IN MY OPINION
In Memoriam: Jerry A. Bleich
By Karen Hoppe

What can you say about a friend and colleague like Jerry Bleich, who left this world far too soon,
with more life to be lived, more love to share, adventures to plan, and future family joy to experience?
Read More...
MILITARY MICROWAVE DIGEST


MMD March 2014
New Military Microwave Digest

ON THE MARKET


Band Reject Filter Series
Higher frequency band reject (notch) filters are designed to operate over the frequency range of .01 to 28 GHz. These filters are characterized by having the reverse properties of band pass filters and are offered in multiple topologies. Available in compact sizes.
RLC Electronics


SP6T RF Switch
JSW6-33DR+ is a medium power reflective SP6T RF switch, with reflective short on output ports in the off condition. Made using Silicon-on-Insulator process, it has very high IP3, a built-in CMOS driver and negative voltage generator.
Mini-Circuits


Group Delay Equalized Bandpass Filter
Part number 2903 is a group delayed equalized elliptic type bandpass filter that has a typical 1 dB bandwidth of 94 MHz and a typical 60 dB bandwidth of 171 MHz. Insertion loss is <2 dB and group delay variation from 110 to 170 MHz is <3nsec.
KR Electronics


Absorptive Low Pass Filter
Model AF9350 is a UHF, low pass filter that covers the 10 to 500 MHz band and has an average power rating of 400W CW. It incurs a rejection of 45 dB minimum at the 750 to 3000 MHz band, and power rating of 25W CW from 501 to 5000 MHz.
Werlatone


LTE Band 14 Ceramic Duplexer
This high performance LTE ceramic duplexer was designed and built for use in public safety communication and commercial cellular applications. It operates in Band 14 and offers low insertion loss and high isolation to enable clear communications in the LTE network.
Networks International

See all products in this issue


December 2012
VIEW FROM THE TOP


Jim Morgan
President, SemiGen

Q: The importance of sustaining and developing technology has reached a point where states and cities are more actively building relationships with universities and recruiting high-tech companies. However, there continues to be a shortage of engineering graduates, especially those focusing on RF and microwave technology. What would your company do (or is doing) to help promote careers?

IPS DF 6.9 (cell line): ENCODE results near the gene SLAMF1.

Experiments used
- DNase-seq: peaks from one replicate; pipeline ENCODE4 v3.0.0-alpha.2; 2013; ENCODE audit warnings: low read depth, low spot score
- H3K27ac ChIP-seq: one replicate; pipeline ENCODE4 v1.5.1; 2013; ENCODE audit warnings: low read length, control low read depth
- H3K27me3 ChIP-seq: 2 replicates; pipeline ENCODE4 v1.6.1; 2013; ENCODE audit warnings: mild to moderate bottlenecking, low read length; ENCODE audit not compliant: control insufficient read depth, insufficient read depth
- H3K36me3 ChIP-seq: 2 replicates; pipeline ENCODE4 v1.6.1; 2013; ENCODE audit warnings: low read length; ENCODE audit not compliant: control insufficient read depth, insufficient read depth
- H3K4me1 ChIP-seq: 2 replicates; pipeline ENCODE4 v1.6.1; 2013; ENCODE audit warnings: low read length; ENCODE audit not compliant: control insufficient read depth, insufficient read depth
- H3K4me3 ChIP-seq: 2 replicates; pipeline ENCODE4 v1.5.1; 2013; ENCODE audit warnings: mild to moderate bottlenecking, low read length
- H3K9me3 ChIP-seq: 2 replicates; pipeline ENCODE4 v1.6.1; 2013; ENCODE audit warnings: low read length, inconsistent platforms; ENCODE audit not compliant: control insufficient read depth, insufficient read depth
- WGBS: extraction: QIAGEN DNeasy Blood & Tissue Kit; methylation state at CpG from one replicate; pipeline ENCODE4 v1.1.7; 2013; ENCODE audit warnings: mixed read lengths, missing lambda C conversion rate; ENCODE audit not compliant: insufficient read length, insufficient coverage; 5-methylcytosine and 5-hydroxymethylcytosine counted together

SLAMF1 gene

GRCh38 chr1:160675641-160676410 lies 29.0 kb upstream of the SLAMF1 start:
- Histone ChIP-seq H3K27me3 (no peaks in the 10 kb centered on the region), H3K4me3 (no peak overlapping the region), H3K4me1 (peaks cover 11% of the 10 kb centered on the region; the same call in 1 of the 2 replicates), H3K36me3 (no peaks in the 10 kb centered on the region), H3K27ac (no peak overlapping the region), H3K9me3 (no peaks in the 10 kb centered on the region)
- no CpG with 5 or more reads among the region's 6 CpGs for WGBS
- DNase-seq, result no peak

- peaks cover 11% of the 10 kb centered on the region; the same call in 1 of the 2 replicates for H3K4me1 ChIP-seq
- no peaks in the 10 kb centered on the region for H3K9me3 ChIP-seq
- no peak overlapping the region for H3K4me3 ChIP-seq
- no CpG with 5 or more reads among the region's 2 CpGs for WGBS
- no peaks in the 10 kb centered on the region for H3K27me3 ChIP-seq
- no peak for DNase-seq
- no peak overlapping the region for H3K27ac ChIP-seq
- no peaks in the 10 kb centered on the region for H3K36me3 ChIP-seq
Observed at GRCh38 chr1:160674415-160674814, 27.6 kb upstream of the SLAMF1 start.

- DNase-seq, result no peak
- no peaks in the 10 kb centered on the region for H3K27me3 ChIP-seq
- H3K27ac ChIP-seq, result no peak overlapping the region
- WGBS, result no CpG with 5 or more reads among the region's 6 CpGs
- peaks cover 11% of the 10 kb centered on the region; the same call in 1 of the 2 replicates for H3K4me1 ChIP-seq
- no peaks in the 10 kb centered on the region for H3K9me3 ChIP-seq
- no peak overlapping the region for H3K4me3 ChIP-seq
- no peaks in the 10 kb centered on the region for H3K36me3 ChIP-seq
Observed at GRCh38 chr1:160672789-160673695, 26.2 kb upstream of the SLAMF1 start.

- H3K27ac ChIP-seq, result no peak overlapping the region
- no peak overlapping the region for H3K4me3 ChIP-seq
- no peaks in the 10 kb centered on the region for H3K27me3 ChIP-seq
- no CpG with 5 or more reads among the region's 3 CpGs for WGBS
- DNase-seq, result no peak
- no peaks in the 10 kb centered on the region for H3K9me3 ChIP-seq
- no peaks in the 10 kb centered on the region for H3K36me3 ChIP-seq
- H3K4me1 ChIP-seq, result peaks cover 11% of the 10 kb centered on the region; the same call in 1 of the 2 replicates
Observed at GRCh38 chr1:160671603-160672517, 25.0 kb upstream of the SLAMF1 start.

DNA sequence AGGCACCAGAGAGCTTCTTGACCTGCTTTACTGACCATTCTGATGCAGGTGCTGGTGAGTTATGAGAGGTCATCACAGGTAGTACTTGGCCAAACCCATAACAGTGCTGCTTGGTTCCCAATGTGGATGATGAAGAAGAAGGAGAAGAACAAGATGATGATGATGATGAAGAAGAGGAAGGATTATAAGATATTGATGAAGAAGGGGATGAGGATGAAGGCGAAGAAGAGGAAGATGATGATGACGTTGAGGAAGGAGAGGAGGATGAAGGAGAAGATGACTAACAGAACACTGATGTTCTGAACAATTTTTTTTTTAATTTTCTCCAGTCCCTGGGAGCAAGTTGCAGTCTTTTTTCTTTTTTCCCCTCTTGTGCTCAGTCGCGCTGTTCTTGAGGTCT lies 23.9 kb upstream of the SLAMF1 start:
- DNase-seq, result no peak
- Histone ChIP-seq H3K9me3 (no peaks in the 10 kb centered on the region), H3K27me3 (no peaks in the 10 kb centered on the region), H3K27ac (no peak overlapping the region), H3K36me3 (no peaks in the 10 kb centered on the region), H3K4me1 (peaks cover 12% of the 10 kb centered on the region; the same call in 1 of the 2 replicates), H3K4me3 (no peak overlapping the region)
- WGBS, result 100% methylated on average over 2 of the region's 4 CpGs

A: Working with the University of Waterloo’s Engineering department we have successfully had some interns here at SemiGen that are proving to be great assets. Like any outreach program it is only as good as you make it and if you interview and screen perspective interns you should find great success in cultivating new and passionate talent.

Q: For those of you serving the military market, what do you expect 2013 will bring in terms of opportunities in this sector?

A: We are excited for 2013 and the military business we have identified. Homeland Security falls into this and new generations of Airport Scanning systems, hand held units, as well as walk-through systems will be of interest for us in 2013. We also think that the cut backs in new military defense systems will place greater demand on existing platforms and customers will need support in maintaining these areas.

Q: If your company serves the commercial markets, are you encouraged by any particular emerging application or technology?

A: On a commercial basis we are looking at advances in parking detection systems, medical electronics (particularly MEMs) and home security as being growth areas for SemiGen’s assembly and packaging business.

Q: Last year, we asked what impact the global economic crisis was having on the markets you serve and on how you run your business. What is your current perspective?

A: We’re fortunate to be positioned as one of the companies that does well when markets become unstable. Globally, companies are not staffing up, but they need to maintain production and have stable sources of supply. We’re investing in staff and automated assembly and high frequency test equipment regularly. And our RF Supply Center has been a great way to remain diversified while keeping focus on serving our unique customers. Sales in the area of epoxy preforms and diodes, for instance, have increased 44% in 2012. We expect double-digit growth in 2013 in all areas.

Q: What countries or regions do you believe will provide the greatest growth potential for the wireless industry in 2013?

A: We are forecasting a tremendous increase in work from our domestic and international customer-base for applications and platforms in Europe and Israel, right now. ♦


 

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FROM WHERE WE SIT

Uncertain Times for DefenseWill OpenRFM Shake Up the Microwave Industry?
By Barry Manz

Throughout the history of the RF and microwave industry there has never been a form factor standardizing the electromechanical, software, control plane, and thermal interfaces used by integrated microwave assemblies (IMAs) employed in defense systems. Rather, every system has been built to meet the requirements of a specific system, which may be but probably isn’t compatible with any other system. It’s simply the way the industry has always responded to requests from subcontractors that in turn must meet the physical, electrical, and RF requirements of prime contractors. Read More...


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